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Children's Letters to Mrs. Roosevelt

Using short documents, this lesson from the New Deal Network engages students in analyzing textual evidence about children’s lives in the 1930s.

Migrant girl by Dorothea Lange

We love this 1-2 day lesson plan for its short, evocative primary sources. Reading letters from children to Eleanor Roosevelt, students gain an intriguing picture of what their own lives might have been like in the 1930s. The letters are part of a larger phenomenon—Americans sent an unprecedented amount of letters to the White House during FDR's presidency. In fact, an average of more than 5,000 letters arrived daily!

Experienced teachers may want to create their own lesson using these sources. Others can choose from the lesson's list of teaching ideas—we particularly recommend Tasks 2 and 8. Task 2, which asks students to track each letter writer's gender, age, race, and other characteristics, helps students realize that the letters represent certain groups rather than a random sample of American children. Task 8 asks students to use the letters to support or refute claims about the Great Depression and gives students practice with evaluating primary sources in response to an historical claim.

Some of the tasks we have not recommended (Tasks 3-7, 12, and 13) ask students to speculate about feelings or events rather than to make analytical judgments rooted in documentary evidence. Tasks 1, 9, 10, and 11 will be useful to some teachers, depending on students' skill levels and on teachers' goals for the lesson.


In addition to this lesson plan, the New Deal Network website contains a variety of resources for studying the Great Depression, including a letter from Mr. Roosevelt responding to the volume of letters she received and the primary sources used in this lesson.

Teachinghistory.org Lesson Plan Rubric
Field Criteria Comments
Historical Content Is historically accurate?

The letters come from Professor Robert Cohen’s book Dear Mrs. Roosevelt: Letters from Children of the Great Depression

Includes historical background?

Although historical background is not provided as part of the lesson itself, contextual information is available on the website. We recommend teachers read the background information and excerpts from Cohen's analysis of the letters.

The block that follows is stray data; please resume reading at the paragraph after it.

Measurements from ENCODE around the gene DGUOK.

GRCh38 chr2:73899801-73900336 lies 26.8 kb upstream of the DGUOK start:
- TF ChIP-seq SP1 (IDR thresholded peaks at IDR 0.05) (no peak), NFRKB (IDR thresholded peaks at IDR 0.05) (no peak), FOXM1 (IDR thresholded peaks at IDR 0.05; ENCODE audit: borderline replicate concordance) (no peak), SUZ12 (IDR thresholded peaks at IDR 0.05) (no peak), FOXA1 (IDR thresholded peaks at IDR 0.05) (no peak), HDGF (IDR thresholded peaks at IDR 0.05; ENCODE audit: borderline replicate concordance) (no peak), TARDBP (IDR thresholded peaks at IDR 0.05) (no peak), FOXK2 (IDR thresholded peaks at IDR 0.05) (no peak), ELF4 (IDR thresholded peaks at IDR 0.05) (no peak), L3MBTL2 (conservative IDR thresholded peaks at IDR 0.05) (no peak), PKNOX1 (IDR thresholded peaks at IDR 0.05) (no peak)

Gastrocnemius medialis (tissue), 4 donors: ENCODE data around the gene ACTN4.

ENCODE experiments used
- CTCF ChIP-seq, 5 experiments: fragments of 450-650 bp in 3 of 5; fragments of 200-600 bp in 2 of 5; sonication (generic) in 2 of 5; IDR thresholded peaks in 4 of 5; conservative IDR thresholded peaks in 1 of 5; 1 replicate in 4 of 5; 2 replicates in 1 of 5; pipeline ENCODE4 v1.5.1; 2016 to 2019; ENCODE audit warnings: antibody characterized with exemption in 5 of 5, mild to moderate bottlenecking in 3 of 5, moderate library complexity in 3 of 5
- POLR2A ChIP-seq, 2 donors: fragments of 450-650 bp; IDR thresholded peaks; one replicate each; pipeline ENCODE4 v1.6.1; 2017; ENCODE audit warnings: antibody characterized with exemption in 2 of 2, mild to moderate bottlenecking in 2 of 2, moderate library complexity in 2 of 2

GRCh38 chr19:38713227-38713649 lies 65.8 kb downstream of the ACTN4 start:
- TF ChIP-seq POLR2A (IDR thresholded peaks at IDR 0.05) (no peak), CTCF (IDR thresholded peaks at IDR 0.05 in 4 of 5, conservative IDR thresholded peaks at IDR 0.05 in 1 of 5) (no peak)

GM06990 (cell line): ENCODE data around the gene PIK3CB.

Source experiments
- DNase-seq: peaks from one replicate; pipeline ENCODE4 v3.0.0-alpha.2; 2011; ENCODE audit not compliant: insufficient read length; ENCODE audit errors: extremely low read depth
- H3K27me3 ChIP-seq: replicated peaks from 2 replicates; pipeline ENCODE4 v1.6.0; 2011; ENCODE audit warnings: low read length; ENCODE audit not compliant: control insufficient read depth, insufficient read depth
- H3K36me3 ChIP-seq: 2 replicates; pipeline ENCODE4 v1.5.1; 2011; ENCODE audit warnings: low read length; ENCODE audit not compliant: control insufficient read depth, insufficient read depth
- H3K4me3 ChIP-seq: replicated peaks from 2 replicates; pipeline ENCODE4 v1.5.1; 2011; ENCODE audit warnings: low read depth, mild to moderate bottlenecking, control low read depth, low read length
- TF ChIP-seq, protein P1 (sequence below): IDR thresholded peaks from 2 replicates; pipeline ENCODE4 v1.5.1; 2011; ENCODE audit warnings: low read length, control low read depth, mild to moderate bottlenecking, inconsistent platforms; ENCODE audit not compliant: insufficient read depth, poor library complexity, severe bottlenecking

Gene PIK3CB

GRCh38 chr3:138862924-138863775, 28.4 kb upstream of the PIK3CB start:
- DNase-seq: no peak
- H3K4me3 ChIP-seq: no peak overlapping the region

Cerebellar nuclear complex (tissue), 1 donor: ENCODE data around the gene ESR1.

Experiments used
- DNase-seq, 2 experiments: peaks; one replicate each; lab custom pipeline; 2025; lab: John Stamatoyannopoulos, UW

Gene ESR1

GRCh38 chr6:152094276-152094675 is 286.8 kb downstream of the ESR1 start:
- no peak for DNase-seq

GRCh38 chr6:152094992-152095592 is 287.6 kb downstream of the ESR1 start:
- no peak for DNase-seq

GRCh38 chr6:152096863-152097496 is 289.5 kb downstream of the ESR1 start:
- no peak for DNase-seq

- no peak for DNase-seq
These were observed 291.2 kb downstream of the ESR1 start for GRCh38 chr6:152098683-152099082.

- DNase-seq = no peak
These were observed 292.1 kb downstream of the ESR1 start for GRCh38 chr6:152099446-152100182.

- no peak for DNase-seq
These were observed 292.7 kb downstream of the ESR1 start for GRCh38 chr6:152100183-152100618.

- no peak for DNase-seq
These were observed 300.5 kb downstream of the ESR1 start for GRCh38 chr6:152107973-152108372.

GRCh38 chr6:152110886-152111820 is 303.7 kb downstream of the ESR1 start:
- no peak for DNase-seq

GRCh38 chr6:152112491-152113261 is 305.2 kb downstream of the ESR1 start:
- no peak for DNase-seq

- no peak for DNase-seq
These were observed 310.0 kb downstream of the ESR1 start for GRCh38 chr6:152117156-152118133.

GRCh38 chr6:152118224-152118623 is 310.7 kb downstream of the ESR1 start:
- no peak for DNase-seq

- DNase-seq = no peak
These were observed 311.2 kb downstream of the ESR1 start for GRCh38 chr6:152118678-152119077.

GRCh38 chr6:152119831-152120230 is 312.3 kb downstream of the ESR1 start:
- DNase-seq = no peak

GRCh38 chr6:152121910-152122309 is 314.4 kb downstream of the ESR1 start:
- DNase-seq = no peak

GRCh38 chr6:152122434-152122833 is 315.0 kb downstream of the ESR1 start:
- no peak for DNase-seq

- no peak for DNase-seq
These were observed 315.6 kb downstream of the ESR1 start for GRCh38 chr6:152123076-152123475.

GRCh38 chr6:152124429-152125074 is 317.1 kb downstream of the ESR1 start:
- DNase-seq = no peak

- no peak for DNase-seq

Requires students to read and write?

This lesson involves reading and analyzing fascinating primary sources! Teachers can plan lessons so that students write in response to these texts

Analytic Thinking Requires students to analyze or construct interpretations using evidence

Tasks 2 and 8 are particularly rich.

Requires close reading and attention to source information?

We recommend Tasks 2, 8, and 9.

Scaffolding Is appropriate for stated audience?

The primary sources were written by young people and are easy but engaging. Teachers can help students with any unfamiliar colloquialisms .

Includes materials and strategies for scaffolding and supporting student thinking?

Teachers using Task 2 may want to provide students with a worksheet to help them compile the information.

Lesson Structure Includes assessment criteria and strategies that focus on historical understanding?

Most of the tasks involve discussion and allow for teachers to hear what students are thinking and doing. But there are no explicit assessment criteria. Teachers will need to plan how and what they will assess in this lesson.

Defines clear learning goals and progresses logically?

The lesson does not rely on a particular progression—each task stands alone, so teachers can choose whatever seems most relevant to their classroom needs.

Includes clear directions and is realistic in normal classroom settings?

While a teacher will need to select and possibly modify a particular task from the set, this lesson should be easily adaptable to a variety of classroom settings .